By June 10th, the last day of the war, Israeli forces that had helped win the West Bank had been shifted to the Golan and were hitting the Syrians from the south. Tanks of General Peled’s division leap-frogged over helicopter paratroopers and soon took Rafid, overlooking inner Syria, before the UN cease-fire took effect at 18:30 hours.
Needless to say, the 1967 Six-Day War was a stunning military success for Israel. But how did such a one-sided war happen?
First off, on a strategic level, Israel was able to win because she struck first with a dazzling blow, then scored lightning victories against her opponents before they could recover and coordinate. If Egypt, Syria, and Jordan had all been able to fight Israel at once, the outcome would’ve been very different.
Tactically, Israeli training was far superior. Whereas Syrian and Egyptian armies had invested in numbers and considered sheer size as a strength, Israel (with fewer resources to call upon) concentrated on making the most out of the soldiers, tanks, and aircraft they had. Hardened, all-or-nothing motivation also proved a key edge for the Israelis.
Israel’s victory in 1967 would have far-reaching, if often unintended, consequences. Most immediately, Israeli was safe for the time being. Not only had the militaries of her enemies been crippled, but Israel had won strategic depth in the Sinai, West Bank, and Golan Heights, “buffer” ground that could be traded for time in future wars.
But the newly-occupied territories also presented new problems. For one, a Palestinian resistance movement was quick to ignite in conquered territories like Gaza and the West Bank, which causes immense problems to this day. Displaced Palestinians in Jordan would also cause problems, including a brief war between Jordan and Syria in 1970.
The uncertain peace that followed the Six-Day War would also see the governments of Syria and especially Egypt seethed for revenge. From 1967-1970 simmered the “War of Attrition,” a low-intensity state of constant skirmish that saw the Suez Canal become (for a time) the most heavily fortified line on Earth.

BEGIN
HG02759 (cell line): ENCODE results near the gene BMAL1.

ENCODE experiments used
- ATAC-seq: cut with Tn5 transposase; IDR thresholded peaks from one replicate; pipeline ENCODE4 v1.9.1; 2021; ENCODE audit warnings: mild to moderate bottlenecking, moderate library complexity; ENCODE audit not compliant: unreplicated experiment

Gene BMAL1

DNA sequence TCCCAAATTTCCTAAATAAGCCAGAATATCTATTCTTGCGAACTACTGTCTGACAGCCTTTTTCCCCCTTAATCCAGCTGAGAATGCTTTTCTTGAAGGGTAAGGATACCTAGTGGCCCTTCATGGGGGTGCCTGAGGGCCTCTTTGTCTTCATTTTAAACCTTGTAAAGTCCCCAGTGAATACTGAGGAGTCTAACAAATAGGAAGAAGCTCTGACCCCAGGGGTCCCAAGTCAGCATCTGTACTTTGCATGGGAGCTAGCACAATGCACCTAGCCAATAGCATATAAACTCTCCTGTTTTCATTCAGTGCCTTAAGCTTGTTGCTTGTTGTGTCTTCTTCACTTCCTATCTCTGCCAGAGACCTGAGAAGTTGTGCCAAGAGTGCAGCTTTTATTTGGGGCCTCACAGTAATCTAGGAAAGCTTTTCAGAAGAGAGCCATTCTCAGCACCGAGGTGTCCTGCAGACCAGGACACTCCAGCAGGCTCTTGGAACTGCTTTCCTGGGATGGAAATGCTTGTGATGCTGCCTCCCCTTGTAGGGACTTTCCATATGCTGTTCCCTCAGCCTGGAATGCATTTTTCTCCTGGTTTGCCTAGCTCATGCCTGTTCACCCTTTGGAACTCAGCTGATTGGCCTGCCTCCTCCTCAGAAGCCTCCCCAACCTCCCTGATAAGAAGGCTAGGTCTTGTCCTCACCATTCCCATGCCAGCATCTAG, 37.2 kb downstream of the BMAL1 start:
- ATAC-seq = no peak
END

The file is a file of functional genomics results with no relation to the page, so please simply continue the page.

But most of all, the Six-Day War “taught” the IDF that they were vastly superior to their “feeble” Arab opponents. Yet as Friedrich Nietzsche wrote: “war makes the victor stupid.” The Egyptians, in particular, would rebuild their army along totally new lines, and return in 1973 to greatly redeem themselves against the IDF in the Yom Kippur War.
So what features and elements should a wargame include in order to recreate some of the conditions found in the Six-Day War?
The opposing armies must have dramatically different feels. The Israelis are light, fast, well-trained, and small in number. You can’t make a mistake with them, their units should be fragile and expensive. Egyptians and Syrians, on the other hand, should have big numbers, low point costs, but be hard to handle in mobile or offensive operations.
Yet just as the Israelis are great in attack, the Syrians and especially the Egyptians should be rocks in defence. Arab artillery and infantry should be weapons to be truly feared, and always be liberal with mines, blocks, fortifications, and improved positions. These armies could dig in and entrench like few others in modern warfare.
Finally, games should have asymmetrical victory conditions. Let’s face it, in any historically-accurate Six-Day War game, the Israelis are almost certain to win. The trick is to make their victory requirements very tough so even an unfair BATTLE can become a fair GAME that is enjoyable and challenging for both players.
In at least a few regards, the Arab-Israeli Wars are perfect for wargames. Compared to World Wars, these fights are small and short, and thus more manageable. They also use a great deal of World War II or Cold War equipment players may already have, making it easy to convert armies to explore a new area of history.
Another bonus is the victory conditions. In games from other wars, these can feel a little “gamey” … take a certain bridge by turn eight because that’s when the game ends no matter what, that kind of thing. Believe it or not, these factors sometimes fit perfectly in an Arab-Israeli War context.
Historically, the instant the first shot was fired in these wars, people were on the phone to Washington, Moscow, and the UN to end them. Both sides thus want to take or defend whatever they could, knowing the war could suddenly end “out of nowhere,” and these objectives would make important bargaining chips in the post-war talks.
Give It A Go Yourself
That wraps up our 50th Anniversary article series on the Six-Day War. I hope you’ve enjoyed reading them, and just maybe picked up a little extra knowledge or gaming inspiration. As always, I’d like to thank @brennon and @lancorz for helping me publish material on the Beasts of War site, and always make my material look so great.
Most of all, of course, I’d like to thank all of you, all the Beasts of War community members who have taken the time to plough headlong through the verbose ramblings of a would-be historian and inveterate madman. Your patience and curiosity, and the tireless support of @warzan have meant worlds to me.
So I hope you’ll take just one moment more and drop a comment below. Best of all, if you’ve tried a wargame set in the Arab-Israeli Wars (Avalon Hill’s classic, Avalanche Press’ Sword of Israel, IDF, Fate of a Nation by Battlefront, Flashpoint: Golan, Yom Kippur, Crisis: Sinai 1973, Jerusalem 1948, etc.), tell us about your wargaming experience!
If you would like to write an article for Beasts of War then please contact us at firstname.lastname@example.org for more information!
"In many ways, Syria didn’t want the Six Day War. They’d only gotten involved when Soviet intel falsely reported that Israel was preparing to invade Syria..."
"So what features and elements should a wargame include in order to recreate some of the conditions found in the Six-Day War?"